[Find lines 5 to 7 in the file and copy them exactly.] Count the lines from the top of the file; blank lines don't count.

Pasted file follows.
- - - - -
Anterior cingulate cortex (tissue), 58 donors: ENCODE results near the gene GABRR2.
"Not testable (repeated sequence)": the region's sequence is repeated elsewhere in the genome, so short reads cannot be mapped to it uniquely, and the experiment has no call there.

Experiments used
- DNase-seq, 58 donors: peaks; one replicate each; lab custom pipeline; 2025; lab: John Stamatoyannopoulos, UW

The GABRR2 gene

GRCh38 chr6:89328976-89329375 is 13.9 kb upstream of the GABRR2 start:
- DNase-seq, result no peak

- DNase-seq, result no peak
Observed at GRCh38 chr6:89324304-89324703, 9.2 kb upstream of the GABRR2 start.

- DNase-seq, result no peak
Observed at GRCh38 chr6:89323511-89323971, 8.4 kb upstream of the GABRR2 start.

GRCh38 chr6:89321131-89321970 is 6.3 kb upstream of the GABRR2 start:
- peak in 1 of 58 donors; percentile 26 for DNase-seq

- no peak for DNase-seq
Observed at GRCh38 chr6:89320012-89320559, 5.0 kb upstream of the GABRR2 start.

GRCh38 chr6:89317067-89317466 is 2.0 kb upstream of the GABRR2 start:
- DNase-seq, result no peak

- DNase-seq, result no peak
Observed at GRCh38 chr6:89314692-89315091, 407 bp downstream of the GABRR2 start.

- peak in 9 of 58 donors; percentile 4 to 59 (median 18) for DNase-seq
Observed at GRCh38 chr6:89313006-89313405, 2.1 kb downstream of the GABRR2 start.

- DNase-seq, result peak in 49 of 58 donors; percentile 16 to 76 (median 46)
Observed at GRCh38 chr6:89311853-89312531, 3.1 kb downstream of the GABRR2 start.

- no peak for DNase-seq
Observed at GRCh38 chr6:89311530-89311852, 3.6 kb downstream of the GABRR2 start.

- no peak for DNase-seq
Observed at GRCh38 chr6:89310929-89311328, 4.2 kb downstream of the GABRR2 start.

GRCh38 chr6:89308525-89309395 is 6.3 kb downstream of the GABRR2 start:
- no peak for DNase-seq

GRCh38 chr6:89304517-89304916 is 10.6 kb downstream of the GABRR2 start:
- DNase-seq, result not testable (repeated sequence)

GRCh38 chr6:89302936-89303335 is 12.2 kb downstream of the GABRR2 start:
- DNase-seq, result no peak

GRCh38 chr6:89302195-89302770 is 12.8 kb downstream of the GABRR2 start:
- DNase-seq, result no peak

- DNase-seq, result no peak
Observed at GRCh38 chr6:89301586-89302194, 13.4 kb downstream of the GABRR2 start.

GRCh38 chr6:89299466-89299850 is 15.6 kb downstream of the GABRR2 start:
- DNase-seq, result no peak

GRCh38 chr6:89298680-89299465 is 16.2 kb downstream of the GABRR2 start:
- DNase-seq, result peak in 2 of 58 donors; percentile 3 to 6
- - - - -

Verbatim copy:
The GABRR2 gene

GRCh38 chr6:89328976-89329375 is 13.9 kb upstream of the GABRR2 start:
- DNase-seq, result no peak